Steroids abuse has been linked to a number of adverse health effects, yet most American adults do not think it’s a massive concern compared to other drugs of abuse, eating disorders, obesity or sexually transmitted diseases.
Of the 1,002 Â people surveyed by The Gallup Organization, 97 percent believe steroids negatively impact the health but only 19 percent consider steroids abuse a huge problem among high school students.
The American Publicâ€™s Perception of Illegal Steroid Use survey, conducted Oct. 9 to Nov. 10, was commissioned by the Taylor Hooton Foundation, the National Baseball Hall of Fame and Museum and the Professional Baseball Athletic Trainers Society.Â It is by far the most comprehensive opinion survey that assesses Americans’ knowledge, perceptions and beliefs about the use of performance-enhancing substances among youths.
“The results of this study show that steroids and performance-enhancing substances remain a mystery to the American public,” Jeff Idelson, President of the National Baseball Hall of Fame and Museum, said at a news conference held last week.
According to a news release, the survey was conducted to provide a foundation for a national dialogue about the misconceptions of steroid use, as well as education on the harmful impact of steroids and other performance-enhancing drugs.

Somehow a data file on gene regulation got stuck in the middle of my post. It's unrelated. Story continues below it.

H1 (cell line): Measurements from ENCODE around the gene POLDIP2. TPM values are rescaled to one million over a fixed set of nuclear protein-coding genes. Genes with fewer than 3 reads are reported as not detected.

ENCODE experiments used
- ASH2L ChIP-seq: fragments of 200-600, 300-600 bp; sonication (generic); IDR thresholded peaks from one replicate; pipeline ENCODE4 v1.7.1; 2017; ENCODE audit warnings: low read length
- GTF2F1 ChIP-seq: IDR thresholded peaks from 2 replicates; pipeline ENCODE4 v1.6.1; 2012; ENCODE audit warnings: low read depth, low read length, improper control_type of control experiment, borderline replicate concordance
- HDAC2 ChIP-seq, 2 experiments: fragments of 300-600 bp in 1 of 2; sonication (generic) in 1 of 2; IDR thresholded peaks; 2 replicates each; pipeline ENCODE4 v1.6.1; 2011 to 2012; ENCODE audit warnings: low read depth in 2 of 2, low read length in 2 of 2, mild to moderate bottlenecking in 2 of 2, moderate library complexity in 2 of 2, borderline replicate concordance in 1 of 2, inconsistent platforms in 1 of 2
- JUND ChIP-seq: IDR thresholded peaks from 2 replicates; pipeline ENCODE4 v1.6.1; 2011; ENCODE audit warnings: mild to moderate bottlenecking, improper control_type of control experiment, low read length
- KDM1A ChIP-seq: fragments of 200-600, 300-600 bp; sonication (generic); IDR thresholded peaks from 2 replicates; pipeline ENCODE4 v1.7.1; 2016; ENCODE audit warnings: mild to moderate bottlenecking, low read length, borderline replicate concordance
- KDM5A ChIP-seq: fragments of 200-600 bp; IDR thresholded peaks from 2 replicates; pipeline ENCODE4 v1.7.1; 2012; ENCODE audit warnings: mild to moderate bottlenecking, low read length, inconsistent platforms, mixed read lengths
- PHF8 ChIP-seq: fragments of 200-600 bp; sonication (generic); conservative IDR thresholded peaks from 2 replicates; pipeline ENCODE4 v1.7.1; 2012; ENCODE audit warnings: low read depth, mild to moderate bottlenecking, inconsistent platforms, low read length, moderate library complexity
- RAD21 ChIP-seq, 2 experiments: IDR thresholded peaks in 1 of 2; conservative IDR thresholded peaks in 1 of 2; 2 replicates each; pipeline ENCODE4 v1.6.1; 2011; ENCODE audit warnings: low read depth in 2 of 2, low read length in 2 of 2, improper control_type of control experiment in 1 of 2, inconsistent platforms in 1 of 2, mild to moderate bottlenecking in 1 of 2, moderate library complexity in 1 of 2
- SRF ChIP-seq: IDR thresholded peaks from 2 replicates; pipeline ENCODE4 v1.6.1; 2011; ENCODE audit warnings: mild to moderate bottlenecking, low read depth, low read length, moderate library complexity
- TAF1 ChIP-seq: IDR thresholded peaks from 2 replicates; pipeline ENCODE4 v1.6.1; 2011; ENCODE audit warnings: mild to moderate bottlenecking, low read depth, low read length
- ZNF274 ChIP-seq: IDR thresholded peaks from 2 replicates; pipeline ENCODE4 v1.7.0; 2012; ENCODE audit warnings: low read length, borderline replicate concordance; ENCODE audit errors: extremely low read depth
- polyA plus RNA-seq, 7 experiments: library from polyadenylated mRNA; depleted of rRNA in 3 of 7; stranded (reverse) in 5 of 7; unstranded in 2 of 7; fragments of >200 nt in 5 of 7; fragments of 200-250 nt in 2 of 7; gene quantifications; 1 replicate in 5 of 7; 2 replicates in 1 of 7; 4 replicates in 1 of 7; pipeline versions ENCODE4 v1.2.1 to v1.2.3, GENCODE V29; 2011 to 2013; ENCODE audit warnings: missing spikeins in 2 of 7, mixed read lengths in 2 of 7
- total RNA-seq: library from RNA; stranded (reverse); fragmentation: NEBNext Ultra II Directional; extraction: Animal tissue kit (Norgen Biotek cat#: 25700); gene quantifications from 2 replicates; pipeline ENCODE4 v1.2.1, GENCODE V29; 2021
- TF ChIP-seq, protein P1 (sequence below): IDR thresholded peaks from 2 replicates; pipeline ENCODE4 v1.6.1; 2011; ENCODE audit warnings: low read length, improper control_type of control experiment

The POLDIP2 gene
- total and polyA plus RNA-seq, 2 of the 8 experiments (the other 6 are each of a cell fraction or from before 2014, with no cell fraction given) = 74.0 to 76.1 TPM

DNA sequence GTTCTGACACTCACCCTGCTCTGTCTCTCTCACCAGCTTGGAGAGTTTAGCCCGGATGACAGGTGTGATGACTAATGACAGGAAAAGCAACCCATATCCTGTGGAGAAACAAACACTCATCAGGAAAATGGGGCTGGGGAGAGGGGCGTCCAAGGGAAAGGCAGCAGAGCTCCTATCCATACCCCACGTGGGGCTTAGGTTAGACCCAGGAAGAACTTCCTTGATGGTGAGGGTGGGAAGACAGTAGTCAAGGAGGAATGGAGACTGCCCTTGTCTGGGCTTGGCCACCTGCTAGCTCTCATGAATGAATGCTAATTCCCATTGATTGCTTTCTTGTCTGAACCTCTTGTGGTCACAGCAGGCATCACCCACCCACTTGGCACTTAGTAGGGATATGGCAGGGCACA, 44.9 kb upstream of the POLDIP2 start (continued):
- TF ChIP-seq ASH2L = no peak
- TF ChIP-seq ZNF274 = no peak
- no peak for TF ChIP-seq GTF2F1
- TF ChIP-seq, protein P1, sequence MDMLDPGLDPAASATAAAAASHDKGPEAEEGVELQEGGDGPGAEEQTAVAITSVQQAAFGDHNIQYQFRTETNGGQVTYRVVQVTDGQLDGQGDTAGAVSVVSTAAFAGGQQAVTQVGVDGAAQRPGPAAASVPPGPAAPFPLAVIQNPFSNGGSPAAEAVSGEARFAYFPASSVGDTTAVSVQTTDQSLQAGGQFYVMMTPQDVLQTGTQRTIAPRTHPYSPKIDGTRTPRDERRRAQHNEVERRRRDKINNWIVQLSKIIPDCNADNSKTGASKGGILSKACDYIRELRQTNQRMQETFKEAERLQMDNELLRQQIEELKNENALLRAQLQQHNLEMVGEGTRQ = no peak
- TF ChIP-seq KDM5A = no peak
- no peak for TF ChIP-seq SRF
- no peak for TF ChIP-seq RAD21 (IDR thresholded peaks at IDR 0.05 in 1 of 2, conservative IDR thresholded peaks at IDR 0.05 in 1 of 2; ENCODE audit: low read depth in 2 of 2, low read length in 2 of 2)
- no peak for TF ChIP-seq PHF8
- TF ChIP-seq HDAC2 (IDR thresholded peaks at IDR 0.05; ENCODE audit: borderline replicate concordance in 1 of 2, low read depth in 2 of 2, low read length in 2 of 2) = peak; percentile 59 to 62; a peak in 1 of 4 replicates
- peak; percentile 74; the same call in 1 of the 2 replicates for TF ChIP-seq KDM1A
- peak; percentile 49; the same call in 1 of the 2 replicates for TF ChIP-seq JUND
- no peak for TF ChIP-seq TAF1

The survey also found that 64 percent of respondents believe high school boys are likely to use performance-enhancing substances, while 21 percent believe high school girls are likely to use performance-enhancing substances. More than 60 percent think steroid abuse is a problem among professional athletes, and just 46 percent consider it a problem among college athletes. Only 17 percent believe that steroid use is a significant concern among student athletes in high school.
Don Hooton, Founder of the Taylor Hooton Foundation, says the latest findings should serve as a wakeup call for America to address the problem of steroid abuse. “We must realize that the solution to this problem begins with raising the awareness level of this drug problem,” he added.
Hooton is urging the federal government to launch an educational effort because even though 75 percent of the polled Americans were okay with drug testing student athletes, 55 percent would choose education if only this option is available and only 44 percent would submit to a drug screening, The Associated Press reports.